Help identifying a SF short story from the 80s

I recall reading a short story in the 80s, either in Isaac Asimov’s Science Fiction Magazine or Analog. It took place in a somewhat post-apocalyptic society, that was only slowly returning to any semblance of civilization. The protagonist, IIRC, was applying for acceptance at a university, where he hoped to learn to read, and later to read and provide the world with further understanding of the classics of Western Civilization’s Golden Age of Literature.

The twist was that “the classics of Western Civilization’s Golden Age of Literature” comprised all printed material that survived the collapse of civilization. Thus, the library had a couple of Shakespeare’s plays, right next to a series of children’s books, based on a pixie-like character who looked like a kewpie doll.

In point of fact, the illustration for the story showed the kewpie doll pixie leaning insouciantly against a bust of the Bard, on a bookshelf with only a small number of books on it.

Anybody recall the title? TIA.

I think I remember this story. The literature experts focused a lot of attention on the fonts used in reproductions of the ‘classics,’ and got excited about the publication of a schlocky deceive story, just because the typeface was different than previous editions? If that’s the one you mean, it was definitely Analog. If I think of the title, I’ll let you know.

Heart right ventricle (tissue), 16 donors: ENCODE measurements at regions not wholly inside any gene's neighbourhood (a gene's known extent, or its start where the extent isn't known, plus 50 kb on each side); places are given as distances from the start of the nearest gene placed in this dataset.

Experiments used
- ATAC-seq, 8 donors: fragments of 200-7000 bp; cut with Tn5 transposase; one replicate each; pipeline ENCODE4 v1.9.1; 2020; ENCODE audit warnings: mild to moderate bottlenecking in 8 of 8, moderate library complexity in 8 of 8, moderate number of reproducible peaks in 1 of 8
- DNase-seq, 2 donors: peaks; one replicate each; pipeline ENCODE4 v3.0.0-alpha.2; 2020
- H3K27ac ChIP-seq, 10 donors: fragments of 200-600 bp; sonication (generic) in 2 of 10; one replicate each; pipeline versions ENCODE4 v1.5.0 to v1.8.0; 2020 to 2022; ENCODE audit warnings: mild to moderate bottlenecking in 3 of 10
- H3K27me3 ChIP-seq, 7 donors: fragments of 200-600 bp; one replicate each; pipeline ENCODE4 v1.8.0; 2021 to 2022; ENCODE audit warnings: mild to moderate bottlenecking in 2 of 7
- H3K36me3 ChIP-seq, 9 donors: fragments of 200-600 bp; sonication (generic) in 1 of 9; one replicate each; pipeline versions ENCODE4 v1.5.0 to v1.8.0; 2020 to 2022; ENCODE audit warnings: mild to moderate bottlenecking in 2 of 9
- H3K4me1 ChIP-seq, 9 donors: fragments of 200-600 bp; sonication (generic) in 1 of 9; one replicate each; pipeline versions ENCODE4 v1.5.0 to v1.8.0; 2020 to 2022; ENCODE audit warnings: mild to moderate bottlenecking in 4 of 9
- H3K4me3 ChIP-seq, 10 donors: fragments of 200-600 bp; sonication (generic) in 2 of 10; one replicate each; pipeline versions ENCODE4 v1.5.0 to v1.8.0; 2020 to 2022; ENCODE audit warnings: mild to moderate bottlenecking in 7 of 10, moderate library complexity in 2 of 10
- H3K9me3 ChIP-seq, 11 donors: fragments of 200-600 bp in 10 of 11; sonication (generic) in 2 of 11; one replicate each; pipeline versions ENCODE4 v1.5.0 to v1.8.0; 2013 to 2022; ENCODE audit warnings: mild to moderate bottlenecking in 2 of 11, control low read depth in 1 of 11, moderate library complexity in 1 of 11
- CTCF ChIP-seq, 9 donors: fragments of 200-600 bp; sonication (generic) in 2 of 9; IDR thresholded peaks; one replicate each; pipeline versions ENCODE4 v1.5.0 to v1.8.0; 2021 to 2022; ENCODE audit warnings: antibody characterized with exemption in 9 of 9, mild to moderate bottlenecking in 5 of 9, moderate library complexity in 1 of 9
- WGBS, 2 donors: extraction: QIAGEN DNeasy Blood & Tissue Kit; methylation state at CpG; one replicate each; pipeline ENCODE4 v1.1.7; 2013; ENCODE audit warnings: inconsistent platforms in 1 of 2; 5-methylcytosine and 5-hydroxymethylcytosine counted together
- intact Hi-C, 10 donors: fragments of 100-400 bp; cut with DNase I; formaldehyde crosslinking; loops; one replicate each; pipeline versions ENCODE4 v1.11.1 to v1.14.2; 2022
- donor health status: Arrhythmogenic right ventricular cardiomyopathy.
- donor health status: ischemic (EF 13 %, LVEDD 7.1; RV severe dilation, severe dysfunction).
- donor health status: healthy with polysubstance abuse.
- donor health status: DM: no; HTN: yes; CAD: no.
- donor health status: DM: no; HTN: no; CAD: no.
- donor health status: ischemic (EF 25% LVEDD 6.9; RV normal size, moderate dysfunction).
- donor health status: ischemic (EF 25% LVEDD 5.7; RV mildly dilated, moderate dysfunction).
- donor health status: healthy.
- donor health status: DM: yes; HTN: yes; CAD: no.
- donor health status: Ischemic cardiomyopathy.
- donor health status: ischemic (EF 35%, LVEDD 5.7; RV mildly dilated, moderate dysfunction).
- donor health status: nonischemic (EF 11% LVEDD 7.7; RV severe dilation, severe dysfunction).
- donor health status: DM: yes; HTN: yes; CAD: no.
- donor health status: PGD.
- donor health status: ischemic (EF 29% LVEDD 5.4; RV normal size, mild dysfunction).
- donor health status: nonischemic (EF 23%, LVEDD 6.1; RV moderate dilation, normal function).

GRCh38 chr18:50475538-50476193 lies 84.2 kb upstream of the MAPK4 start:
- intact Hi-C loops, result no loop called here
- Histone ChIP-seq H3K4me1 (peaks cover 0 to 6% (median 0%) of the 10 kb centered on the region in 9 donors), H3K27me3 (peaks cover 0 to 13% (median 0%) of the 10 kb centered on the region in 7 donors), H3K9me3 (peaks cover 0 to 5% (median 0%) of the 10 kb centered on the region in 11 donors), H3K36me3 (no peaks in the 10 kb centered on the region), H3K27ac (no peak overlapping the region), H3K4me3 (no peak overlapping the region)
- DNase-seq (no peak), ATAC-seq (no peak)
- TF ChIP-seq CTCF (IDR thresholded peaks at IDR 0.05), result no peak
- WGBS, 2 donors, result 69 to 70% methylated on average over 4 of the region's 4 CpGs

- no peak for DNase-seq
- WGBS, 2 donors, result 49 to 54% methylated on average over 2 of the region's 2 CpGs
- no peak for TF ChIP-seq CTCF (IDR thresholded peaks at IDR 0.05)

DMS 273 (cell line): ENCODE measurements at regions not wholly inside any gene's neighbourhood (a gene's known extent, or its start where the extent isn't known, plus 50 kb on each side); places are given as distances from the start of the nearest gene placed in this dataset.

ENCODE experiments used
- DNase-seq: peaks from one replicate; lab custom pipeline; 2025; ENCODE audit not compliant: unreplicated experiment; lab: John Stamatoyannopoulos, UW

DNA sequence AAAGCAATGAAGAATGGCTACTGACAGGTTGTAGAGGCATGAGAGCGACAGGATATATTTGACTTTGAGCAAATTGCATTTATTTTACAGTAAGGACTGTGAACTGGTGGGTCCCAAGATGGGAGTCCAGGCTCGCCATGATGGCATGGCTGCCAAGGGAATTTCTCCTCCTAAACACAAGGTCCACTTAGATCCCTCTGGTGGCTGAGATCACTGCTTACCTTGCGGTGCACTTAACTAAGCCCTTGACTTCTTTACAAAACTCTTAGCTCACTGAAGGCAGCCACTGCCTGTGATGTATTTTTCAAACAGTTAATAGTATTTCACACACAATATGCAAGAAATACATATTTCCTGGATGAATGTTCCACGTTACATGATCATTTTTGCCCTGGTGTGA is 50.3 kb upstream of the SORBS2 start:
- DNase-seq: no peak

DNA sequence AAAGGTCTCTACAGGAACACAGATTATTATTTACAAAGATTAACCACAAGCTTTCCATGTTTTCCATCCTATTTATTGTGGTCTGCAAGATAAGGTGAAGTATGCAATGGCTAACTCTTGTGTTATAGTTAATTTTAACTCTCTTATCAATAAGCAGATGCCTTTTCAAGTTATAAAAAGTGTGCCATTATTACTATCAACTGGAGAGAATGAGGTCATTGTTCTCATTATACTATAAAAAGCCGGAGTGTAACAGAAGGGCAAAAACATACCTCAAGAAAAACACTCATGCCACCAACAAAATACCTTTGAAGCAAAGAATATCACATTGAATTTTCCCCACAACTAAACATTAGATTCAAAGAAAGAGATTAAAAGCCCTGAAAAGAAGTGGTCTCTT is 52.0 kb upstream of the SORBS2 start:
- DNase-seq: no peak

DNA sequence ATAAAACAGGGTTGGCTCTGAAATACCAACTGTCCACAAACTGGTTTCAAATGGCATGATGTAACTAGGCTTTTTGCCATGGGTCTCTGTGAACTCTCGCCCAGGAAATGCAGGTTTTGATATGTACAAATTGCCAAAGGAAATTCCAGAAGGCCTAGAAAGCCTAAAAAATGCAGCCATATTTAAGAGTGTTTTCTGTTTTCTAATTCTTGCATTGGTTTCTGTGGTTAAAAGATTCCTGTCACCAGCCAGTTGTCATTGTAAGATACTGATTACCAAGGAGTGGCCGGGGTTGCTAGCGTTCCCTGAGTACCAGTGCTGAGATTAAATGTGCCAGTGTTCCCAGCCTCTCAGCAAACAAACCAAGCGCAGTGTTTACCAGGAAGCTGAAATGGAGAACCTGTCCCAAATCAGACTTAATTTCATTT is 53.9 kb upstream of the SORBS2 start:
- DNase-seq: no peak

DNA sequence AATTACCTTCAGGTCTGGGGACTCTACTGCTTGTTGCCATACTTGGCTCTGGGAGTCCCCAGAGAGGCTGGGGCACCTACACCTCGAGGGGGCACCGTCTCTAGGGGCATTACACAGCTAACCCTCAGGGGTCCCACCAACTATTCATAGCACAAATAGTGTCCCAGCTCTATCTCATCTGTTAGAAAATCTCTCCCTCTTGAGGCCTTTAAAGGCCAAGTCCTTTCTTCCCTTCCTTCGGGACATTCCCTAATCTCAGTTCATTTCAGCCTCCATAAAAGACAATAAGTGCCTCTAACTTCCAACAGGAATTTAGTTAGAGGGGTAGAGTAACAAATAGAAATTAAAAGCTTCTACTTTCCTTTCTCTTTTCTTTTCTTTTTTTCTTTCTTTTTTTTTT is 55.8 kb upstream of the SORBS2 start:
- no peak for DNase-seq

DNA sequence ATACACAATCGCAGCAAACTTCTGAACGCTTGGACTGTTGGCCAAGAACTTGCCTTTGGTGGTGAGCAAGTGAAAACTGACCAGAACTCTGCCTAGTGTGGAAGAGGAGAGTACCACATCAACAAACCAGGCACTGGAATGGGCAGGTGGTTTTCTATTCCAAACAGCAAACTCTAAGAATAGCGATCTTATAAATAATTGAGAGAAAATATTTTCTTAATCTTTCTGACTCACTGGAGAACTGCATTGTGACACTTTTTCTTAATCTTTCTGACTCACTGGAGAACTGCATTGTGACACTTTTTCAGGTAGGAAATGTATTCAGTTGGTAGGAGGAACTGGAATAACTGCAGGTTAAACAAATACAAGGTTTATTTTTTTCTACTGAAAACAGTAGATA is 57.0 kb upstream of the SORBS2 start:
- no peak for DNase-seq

That’s the one. I was reminded of it by Wednesday’s xkcd comic, and the discussion that’s taking place here in CS.


“schlocky detective story”

I looked at a few tables of contents from 80s Analogs (see here to see if any titles leaped out at me, and found a story I had been looking for, but no luck on yours yet.

Possibly A Man of Letters by Joseph Delaney (the title sounds promising anyway). Anyone got the August 88 issue of Analog?

Possibly. However, I think I recall the kewpie doll character’s name figuring into the title.

Ok. Next time I check through the Analog listings, I’ll look for that kind of title.

“Pixie Dixon and the Mystery of the Haunted Playpen” (and you had the word Pixie, right in the OP) - March 29, 1982 Analog (I got a copy of this issue from Abebooks to confirm)

P.S. Sometimes it takes me a while, but I do come through.

Nice one.
(Don’t want to leave that ignorance hanging.)